One of These Things Is Not Like the Other

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Khara Cole graduated from The University of Alabama in 2013 with a double major in Religious Studies and Public Relations. She currently lives in Chattanooga, TN working as an Associate Product Manager in Marketing/New Product Strategy for BlueCross BlueShield of TN.

If you’ve been on social media at all recently, you might have come across the image pictured above originally posted by a far right conservative group that’s been shared countless times across Facebook and other social media sites. When I first came across this terrible comparison, my critical thinking senses immediately kicked in and I thought why in the world would anyone ever compare these two figures, and what are they trying to say? Not only is this image devastatingly offensive to several communities, it was blatantly obvious that there were major political and totally uneducated implications behind this comparison as well, and I wanted to think it through.

After I first gasped at the sight of these two images side by side, I began to read the quotes at the bottom of the image. Hmm, okay society first, individual second; doesn’t seem too crazy to me. But to begin deconstructing these “quotes” we’d first have to assume that these people actually said this, which if I know anything from studying historical figures, they most likely did not say these things and if they did, it was certainly not in the context that’s being used for this far-reaching comparison. But let’s put that aside for now and just indulge ourselves with the idea that maybe they did say it. And in that case, could we not find countless other historical figures to compare Hillary to that essentially said the exact same thing that didn’t also brutally murder 6 million people? Come to think of it, if my old Sunday school memories serve me well, does the Christian Bible not say something similar to this, serve others before yourself?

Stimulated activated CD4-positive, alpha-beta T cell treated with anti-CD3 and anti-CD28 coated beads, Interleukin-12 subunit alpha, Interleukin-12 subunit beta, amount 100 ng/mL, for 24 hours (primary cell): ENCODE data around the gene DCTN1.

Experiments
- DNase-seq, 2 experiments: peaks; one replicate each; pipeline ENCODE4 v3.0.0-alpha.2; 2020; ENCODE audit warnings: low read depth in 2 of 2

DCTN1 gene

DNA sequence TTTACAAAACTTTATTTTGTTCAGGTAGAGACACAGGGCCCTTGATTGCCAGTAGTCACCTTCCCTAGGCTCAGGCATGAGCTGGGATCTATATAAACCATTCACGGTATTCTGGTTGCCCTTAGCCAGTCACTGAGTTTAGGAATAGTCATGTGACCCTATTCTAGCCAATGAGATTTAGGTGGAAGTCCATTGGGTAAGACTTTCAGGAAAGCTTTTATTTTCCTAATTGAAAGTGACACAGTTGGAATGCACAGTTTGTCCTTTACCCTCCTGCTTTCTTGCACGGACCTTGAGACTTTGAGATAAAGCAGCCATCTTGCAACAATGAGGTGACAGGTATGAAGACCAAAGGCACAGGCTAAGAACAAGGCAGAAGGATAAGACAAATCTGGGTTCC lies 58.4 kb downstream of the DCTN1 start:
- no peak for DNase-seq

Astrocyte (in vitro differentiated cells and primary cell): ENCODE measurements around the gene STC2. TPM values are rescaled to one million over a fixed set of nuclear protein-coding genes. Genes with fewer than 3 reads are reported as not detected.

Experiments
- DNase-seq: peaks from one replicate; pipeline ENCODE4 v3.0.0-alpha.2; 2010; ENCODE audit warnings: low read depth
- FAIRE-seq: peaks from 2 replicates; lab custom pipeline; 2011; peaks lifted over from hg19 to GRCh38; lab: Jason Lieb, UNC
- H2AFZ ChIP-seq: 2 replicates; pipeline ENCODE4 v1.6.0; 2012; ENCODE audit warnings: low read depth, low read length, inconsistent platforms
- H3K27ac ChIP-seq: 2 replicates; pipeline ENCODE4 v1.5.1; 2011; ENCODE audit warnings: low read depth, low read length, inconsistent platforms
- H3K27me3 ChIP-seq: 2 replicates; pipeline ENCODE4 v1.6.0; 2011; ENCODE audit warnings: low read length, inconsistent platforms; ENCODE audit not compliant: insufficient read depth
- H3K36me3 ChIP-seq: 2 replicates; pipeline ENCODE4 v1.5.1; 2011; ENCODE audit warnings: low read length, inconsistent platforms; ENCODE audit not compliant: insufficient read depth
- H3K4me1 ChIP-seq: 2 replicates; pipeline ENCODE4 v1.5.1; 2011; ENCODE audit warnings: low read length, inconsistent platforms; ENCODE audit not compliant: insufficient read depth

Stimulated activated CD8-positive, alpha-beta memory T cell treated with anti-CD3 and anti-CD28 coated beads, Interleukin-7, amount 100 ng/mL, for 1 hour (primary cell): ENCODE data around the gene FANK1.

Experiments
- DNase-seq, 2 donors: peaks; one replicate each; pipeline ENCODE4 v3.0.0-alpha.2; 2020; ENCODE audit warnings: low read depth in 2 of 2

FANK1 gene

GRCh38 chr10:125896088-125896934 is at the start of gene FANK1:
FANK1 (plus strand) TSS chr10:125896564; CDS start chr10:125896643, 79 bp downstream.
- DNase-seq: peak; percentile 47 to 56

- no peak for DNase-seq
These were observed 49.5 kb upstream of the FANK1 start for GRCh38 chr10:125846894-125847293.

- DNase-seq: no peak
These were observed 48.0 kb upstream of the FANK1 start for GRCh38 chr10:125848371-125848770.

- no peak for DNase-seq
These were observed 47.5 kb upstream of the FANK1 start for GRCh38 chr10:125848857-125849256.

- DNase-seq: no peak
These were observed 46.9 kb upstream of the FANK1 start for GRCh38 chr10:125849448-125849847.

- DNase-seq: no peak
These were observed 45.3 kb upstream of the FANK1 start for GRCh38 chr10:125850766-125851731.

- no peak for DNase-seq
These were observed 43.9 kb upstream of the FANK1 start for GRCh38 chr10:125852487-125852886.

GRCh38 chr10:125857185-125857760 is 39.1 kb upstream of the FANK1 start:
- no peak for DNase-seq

Sure enough, Philippians 2:3 (NIV) conveys that same idea in stating, “Do nothing out of selfish ambition or vain conceit. Rather, in humility value others above yourself.” Again, we still need to keep context in mind when comparing any type of quotes, but I think you all see what I’ve done here. So I wonder why this far right conservative group didn’t use this quote paired with a picture of Paul next to Hillary instead of Hitler. Psych, we know exactly why they used Hitler instead of anyone else. To use any other countless historical figures that suggested we should put others or society first before ourselves (if they really did say that) would blow the Hillary is bad/evil implication totally off course; therefore, instead of portraying Hillary to look like a saint, they’ve made a terrible pass at making her look like a tyrant.

With all of that said, it’s inevitable that we will all come across these types of incredibly nonsensical social media posts; but isn’t it fun to exercise our critical minds and challenge these silly notions? I sure think so. So here’s my thanks to all the social media trolls of the world–keep posting stupid things and I promise to keep challenging you to think just a little bit deeper about them.

1 thought on “One of These Things Is Not Like the Other

  1. The comparison in my opinion has less to do with the Holocaust and more to do with the fact that both figures are statists. This rhetoric is classic statism, the primacy of “society” over the individual. I’m also unsure of how these quotes even relate to biblical texts. Hitler and Clinton are referring to the political ideology that is statism; forced participation by the state. The bible references are meant to be used for Christians when it comes to voluntary, unforced, individual treatment of others. It’s also not a good idea to use religious texts to support political ideologies, stances, and make excuses for forced or excluded participation, as we can see the devestating effects of it on the gay community and other groups who have been oppressed under the guise of being a “Christian nation founded on Judeo-Christian values.” So I would suggest to not take suggestions of voluntary compassion made by Jesus as an excuse for forced participation by the state.

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